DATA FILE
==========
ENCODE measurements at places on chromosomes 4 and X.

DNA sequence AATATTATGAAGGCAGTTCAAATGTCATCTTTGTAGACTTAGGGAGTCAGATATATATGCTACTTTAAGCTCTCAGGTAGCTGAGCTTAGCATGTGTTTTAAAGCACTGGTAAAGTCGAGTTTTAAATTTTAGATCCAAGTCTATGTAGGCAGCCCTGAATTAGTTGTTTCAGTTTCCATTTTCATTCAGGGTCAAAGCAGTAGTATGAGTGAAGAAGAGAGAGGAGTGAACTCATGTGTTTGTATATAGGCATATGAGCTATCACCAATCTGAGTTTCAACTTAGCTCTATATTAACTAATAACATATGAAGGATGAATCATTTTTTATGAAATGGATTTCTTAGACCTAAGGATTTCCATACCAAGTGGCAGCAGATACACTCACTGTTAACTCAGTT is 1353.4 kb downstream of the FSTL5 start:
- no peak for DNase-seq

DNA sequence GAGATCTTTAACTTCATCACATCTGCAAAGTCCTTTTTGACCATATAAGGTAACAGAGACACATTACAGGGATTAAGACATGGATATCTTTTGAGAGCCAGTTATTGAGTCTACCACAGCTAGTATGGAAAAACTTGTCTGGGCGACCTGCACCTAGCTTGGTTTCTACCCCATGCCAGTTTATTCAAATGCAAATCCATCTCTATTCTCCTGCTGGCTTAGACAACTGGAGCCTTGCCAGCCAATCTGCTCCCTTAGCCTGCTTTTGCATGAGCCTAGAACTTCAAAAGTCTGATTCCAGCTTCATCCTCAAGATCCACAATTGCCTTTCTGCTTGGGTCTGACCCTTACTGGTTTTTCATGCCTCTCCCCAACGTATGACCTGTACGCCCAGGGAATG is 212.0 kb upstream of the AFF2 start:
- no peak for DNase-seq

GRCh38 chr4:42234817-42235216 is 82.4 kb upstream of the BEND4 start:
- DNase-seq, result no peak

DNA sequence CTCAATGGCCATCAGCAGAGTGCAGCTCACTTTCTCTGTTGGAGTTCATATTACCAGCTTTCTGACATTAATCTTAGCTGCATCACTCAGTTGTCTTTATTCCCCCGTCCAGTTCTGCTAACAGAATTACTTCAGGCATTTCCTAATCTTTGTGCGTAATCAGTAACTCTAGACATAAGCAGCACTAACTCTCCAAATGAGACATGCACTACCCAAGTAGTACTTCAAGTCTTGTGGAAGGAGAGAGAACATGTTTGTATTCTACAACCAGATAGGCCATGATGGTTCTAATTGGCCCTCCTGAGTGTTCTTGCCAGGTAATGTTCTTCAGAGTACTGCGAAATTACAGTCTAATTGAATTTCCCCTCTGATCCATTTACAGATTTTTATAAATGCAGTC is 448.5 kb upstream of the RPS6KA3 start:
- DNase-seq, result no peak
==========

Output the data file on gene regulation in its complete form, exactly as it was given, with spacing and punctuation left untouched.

ENCODE measurements at places on chromosomes 4 and X.

DNA sequence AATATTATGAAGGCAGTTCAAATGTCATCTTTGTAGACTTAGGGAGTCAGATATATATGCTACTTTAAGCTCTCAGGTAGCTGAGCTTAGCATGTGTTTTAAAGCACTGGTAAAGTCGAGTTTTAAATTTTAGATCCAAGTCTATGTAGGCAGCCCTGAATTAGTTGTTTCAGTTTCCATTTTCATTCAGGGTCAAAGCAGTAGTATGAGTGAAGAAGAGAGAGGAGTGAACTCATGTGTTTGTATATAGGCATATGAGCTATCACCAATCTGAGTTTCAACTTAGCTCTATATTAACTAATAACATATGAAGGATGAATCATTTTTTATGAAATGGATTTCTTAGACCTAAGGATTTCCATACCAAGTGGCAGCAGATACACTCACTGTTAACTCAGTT is 1353.4 kb downstream of the FSTL5 start:
- no peak for DNase-seq

DNA sequence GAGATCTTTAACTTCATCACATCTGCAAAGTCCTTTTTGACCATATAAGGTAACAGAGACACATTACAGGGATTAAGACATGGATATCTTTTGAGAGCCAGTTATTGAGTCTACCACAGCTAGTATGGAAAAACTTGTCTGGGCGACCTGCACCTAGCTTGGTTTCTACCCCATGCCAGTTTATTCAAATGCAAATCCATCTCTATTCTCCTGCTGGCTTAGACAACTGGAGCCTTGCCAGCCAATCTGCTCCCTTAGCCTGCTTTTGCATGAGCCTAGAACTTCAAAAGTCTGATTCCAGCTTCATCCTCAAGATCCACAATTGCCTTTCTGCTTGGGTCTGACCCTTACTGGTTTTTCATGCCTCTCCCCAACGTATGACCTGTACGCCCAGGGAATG is 212.0 kb upstream of the AFF2 start:
- no peak for DNase-seq

GRCh38 chr4:42234817-42235216 is 82.4 kb upstream of the BEND4 start:
- DNase-seq, result no peak

DNA sequence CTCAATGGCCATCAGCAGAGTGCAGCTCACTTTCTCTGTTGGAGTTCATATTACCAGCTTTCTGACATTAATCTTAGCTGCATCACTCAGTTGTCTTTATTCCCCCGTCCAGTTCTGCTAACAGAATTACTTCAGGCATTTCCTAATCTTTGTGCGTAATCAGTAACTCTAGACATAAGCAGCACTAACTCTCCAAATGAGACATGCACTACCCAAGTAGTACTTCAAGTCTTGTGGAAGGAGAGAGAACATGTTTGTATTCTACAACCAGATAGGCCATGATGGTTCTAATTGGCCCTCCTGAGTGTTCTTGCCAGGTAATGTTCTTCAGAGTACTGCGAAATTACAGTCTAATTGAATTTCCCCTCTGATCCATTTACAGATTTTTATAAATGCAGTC is 448.5 kb upstream of the RPS6KA3 start:
- DNase-seq, result no peak